Universal Analytics: The Benefits and How to Upgrade – Since we’re on the topic of the new Universal Analytics, let’s include this brief, but quite useful, post on Seer Interactive’s Blog by Amanda McGowan that contains a lot of the same actionable information as John’s complete guide above, but presented in an infographic.

Call it your Universal Analytics cheat sheet. The little infographic bulletin on the benefits of Universal Analytics and your options if you want to go about adopting it is a perfect little poster to pin to your analytics team’s office walls to let them know they should make the switch to universal now.

At the end of the brief blog post, Amanda directs us to more valuable resources on the new Universal Analytics, which are all quite useful.

Migrating to Universal Analytics Using Google Tag Manager – Let’s close our discussion on Google’s Universal Analytics with this post from ConversionXL’s Yehoshua Coren on how to use the free Google Tag Manager to migrate from classic to universal.

This guide is as complete and lengthy as the other ConversionXL ultimate guide, and every minute you spend reading it is worth its weight in gold.

Yehoshua sets the tone for the guide by outlining a major advantage of using the Tag Management System at the beginning – it uses a single snippet of JavaScript instead of hardcoded tracking right in the markup of your webpages, making graphical changes to specific tracking easily accessible.

Probably, more importantly, this means the tech team won’t unintentionally mess up your tracking when they update the code as much as they used to.

Or, at least, it would be a lot easier to fix it.

The guide starts with the basics and moves on to intermediate level settings and finally to custom metric and beyond, giving the readers a bigger picture of how to migrate to the shiny new Universal Analytics version via Google Tag Manager and effectively manage your performance tracking via tagging.

Yehoshua ends with an important note: it may be pretty darn intimidating at first, but this is one of those one-time things – setting it up maybe a bit tiresome, but it helps you save time and effort in future deployment and tracking implementation.

Google Analytics Checklist for New Projects – The very concept of analytics is founded on accuracy, and its implementation relies on proper installation, which then leads to proper monitoring, which produces accurate results.

What happens when you fail to set up your analytics properly is that you can get trolled by your own data.

This article by Geoff Kenyon is an unassuming, straightforward take on his suggestion for a checklist whenever you apply analytics to new projects.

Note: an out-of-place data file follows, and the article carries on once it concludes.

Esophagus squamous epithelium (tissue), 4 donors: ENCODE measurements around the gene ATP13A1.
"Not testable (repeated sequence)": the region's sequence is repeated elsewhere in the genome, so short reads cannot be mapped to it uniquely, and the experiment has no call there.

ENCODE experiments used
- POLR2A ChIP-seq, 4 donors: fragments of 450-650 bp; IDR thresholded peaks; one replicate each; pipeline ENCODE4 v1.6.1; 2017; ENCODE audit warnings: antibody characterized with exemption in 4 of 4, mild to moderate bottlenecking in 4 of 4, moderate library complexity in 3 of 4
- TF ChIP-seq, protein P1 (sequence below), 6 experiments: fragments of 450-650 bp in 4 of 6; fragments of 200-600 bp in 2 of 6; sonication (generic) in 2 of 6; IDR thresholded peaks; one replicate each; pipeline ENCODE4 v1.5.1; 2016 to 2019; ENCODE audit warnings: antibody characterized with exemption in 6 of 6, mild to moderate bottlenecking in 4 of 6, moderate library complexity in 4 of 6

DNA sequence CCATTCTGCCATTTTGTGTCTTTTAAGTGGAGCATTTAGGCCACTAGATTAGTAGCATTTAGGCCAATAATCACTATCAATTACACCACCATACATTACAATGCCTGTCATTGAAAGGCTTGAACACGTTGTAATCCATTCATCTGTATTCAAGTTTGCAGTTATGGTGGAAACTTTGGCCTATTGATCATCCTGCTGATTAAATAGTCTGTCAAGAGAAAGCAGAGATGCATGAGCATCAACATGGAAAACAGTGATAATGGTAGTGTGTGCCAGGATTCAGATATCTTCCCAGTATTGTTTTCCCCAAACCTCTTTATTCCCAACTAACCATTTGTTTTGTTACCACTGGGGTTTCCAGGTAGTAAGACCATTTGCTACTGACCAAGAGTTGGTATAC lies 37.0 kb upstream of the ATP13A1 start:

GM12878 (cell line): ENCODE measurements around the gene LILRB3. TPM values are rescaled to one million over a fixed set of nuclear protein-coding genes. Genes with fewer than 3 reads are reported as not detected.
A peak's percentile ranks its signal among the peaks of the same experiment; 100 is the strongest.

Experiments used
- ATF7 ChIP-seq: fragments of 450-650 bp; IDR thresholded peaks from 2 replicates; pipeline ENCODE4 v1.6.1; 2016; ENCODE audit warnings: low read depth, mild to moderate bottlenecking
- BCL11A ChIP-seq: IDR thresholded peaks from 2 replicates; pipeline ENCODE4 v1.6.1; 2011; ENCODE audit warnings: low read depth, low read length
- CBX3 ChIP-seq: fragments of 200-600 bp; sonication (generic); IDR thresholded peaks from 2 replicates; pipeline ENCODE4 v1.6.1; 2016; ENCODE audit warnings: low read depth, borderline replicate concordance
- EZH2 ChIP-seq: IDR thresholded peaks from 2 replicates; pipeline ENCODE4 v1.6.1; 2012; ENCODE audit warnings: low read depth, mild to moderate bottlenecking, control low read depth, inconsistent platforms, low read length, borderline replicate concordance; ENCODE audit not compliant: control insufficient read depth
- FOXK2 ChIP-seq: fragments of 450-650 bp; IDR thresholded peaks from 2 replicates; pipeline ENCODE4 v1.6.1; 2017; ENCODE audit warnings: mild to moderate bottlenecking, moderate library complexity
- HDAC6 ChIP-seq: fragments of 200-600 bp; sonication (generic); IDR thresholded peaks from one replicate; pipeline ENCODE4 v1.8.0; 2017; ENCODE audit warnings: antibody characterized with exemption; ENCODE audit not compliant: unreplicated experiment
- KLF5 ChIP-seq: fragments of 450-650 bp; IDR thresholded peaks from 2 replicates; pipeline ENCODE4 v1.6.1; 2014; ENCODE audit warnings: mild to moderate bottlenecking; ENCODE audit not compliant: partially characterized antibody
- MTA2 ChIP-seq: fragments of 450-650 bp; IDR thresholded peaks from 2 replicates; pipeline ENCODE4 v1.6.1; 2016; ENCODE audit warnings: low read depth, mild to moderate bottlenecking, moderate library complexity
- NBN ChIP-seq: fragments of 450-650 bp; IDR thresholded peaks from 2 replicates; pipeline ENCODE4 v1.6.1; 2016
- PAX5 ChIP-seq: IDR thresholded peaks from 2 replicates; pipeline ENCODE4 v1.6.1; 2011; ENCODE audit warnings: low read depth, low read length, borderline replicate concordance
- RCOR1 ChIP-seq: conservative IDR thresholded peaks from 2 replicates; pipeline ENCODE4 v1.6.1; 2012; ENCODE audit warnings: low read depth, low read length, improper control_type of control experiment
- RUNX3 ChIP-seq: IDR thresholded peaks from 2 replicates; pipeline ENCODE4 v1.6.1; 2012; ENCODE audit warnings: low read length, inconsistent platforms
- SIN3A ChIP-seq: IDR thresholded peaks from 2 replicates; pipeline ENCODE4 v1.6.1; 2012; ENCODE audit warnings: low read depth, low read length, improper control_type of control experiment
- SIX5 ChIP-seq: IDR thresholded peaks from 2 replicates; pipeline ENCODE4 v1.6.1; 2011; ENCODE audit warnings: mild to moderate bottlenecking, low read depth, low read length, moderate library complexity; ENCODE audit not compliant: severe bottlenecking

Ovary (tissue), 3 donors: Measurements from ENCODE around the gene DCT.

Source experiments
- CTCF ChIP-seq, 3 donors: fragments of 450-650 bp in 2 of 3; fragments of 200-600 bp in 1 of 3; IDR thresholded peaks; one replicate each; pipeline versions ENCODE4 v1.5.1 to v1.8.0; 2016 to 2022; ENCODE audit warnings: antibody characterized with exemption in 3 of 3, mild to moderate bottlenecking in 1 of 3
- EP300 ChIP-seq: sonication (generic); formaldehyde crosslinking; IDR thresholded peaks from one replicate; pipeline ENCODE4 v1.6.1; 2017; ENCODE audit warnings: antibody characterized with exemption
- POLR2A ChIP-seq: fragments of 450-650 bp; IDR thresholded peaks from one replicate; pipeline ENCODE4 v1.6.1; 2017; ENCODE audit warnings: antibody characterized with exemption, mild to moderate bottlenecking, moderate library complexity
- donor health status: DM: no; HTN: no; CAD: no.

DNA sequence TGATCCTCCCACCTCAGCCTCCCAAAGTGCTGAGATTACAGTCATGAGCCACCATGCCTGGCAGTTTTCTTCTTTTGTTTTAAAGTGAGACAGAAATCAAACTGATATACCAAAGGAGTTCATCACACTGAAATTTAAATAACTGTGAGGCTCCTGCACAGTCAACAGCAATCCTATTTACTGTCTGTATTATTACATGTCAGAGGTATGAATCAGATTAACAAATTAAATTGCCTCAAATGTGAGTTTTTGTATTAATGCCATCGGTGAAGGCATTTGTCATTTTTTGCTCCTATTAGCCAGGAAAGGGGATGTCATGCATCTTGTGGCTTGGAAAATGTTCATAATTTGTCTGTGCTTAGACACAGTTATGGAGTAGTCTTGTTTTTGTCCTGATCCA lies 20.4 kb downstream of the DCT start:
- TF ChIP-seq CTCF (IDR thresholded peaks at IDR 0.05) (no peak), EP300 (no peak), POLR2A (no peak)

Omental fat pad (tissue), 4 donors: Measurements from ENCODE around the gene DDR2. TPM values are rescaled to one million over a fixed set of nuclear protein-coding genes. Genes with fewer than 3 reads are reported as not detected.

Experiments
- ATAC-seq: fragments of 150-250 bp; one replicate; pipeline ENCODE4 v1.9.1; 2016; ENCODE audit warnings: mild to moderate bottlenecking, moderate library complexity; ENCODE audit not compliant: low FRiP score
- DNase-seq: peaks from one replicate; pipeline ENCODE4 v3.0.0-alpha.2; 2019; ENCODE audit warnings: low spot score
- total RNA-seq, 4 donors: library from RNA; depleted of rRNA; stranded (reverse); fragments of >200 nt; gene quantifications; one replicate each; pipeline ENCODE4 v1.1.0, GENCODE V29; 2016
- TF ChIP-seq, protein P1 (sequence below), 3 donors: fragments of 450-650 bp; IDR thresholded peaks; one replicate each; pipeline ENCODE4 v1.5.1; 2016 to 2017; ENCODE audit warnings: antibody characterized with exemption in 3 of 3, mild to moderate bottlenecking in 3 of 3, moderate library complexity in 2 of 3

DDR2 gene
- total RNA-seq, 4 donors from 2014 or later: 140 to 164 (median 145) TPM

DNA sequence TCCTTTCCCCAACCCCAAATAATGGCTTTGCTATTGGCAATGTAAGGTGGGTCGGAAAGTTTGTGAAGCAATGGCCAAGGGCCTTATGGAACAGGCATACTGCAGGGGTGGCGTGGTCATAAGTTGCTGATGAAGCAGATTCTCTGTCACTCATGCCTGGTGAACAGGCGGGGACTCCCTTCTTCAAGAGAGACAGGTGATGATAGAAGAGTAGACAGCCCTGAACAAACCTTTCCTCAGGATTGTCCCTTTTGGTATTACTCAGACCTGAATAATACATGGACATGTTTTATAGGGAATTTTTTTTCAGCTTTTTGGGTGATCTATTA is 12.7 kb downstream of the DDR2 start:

You can use it on ongoing projects too if only to check if you messed something up and have been looking at inaccurate data all this time.

Geoff starts with the basics like excluding internal IP addresses and listing the tracking code only once to ensuring proper tracking implementation via auto-tagging and UTM parameters and beyond.

It’s all very geeky for the layman, but quite useful for someone intent on mastering analytics from the ground up.

This is especially useful if you base your marketing decisions on data-driven campaigns, which you should.

Your marketing investment relies on the accuracy of your data upon which your decisions will be founded, and Geoff’s checklist is sheer awesomesauce for that purpose.

How To Take Control Of Your Marketing Channels With Google Analytics – So you’ve gone through the checklist above and everything looks peachy – now take it a step further and integrate marketing channel data into your analytics with a bit more intimacy via the Google URL builder.

This guide written by Alan Morte of Three Ventures explains how a bit of strategic planning and a plugin can help you integrate essential marketing channel data into your analytics efforts via appending specific UTM parameters to your webpage URLs.

Think of UTM parameters like breadcrumbs that allow analytics to track more specifically fine-tuned information about your visitors than is otherwise possible.

You’ll be guided through the impact of collecting marketing channel data, as well as a breakdown of the hierarchy of UTM parameters, including a snapshot of what it looks like to work with Google’s URL builder and how your new analytics data will look – and it all starts off in good style: with a meme.

Alan is even so kind as to offer a secondary post about visualizing all the data you’ll get out of this integration via UTM parameters. What a nice guy.

How to Analyse and Report ‘Average Visit Duration’ in Google Analytics – Have you recently heard how Facebook is implementing two new updates to try and clean out its users’ news feeds of clickbait articles?